De Beers has increased its production forecasts for 2018 and the coming years, as the miner anticipates solid consumer demand.
The diamond company expects output for the current year to reach 35 million to 36 million carats, the highest level since 2008, whereas it recovered 33.5 million carats in 2017, parent company Anglo American said Tuesday.
Recovery levels will dip to between 31 million and 33 million carats in 2019 due to the Venetia mine in South Africa shifting from an open-pit to an underground operation, and the closure of the Victor mine in Canada. However, it will then grow to between 33 million and 35 million carats in 2020, rising to a range of 35 million to 37 million carats in 2021.
The increases are mainly due to the progress De Beers anticipates at Venetia during the asset’s transition, alongside greater output at its Botswana mines, a company spokesperson told Rapaport News. It expects to mine a high-grade section of Venetia in 2021, resulting in the jump in total production for that year.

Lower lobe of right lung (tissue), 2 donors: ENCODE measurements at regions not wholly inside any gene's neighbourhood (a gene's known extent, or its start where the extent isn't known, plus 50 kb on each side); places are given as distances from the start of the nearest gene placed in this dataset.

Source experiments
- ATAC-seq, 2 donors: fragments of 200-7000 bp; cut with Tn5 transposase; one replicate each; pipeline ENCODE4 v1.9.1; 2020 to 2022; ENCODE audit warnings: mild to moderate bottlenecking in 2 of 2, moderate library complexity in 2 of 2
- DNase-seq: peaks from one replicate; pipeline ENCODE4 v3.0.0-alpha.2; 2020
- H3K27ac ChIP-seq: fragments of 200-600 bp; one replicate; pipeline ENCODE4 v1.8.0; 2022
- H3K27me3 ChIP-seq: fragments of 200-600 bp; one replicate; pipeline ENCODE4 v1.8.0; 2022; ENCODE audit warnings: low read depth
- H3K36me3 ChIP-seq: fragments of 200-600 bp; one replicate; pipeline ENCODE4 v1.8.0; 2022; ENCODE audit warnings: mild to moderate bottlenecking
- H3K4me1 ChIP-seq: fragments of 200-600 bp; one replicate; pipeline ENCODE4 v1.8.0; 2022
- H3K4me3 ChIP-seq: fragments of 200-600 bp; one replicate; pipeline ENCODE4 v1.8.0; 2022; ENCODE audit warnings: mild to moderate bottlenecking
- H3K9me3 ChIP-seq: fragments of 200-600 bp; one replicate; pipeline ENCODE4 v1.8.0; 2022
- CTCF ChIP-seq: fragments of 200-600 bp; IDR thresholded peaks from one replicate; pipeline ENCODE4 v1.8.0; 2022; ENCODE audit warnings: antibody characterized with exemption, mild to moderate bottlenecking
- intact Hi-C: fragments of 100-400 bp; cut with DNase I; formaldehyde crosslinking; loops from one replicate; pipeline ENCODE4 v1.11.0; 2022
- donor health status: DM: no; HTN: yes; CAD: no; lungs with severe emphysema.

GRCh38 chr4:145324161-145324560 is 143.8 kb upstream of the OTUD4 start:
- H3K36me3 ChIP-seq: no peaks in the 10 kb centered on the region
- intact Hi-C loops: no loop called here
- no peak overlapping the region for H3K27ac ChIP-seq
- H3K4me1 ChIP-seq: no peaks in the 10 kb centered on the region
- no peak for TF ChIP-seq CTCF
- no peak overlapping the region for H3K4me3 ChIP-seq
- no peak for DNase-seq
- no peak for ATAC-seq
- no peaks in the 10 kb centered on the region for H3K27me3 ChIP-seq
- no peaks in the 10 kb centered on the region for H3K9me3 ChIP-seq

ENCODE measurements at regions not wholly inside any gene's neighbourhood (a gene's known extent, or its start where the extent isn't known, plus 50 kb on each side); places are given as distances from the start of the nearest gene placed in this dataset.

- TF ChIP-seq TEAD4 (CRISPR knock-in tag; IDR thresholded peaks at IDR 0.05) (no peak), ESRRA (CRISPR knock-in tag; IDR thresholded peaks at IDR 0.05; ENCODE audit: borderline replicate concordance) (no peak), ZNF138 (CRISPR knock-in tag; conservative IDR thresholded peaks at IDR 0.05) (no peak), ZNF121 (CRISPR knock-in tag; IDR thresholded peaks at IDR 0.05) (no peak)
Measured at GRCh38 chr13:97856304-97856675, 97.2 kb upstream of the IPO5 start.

“Consumer demand is indeed also a factor as we consider anticipated demand as an integral part of our production planning,” the spokesperson added.
De Beers had previously planned to unearth 34 million to 36 million carats this year, and 32 million carats for both 2019 and 2020. Bruce Cleaver, the miner’s CEO, earlier this year predicted global production was due to peak, without any significant rise for “some time.”
De Beers’ production increased 3% year on year to 26.2 million carats in the first nine months of 2018, while its sales volume fell 11% to 23.9 million carats for the period, Anglo American reported in October.
Image: Trucks at the Venetia mine in South Africa. (De Beers)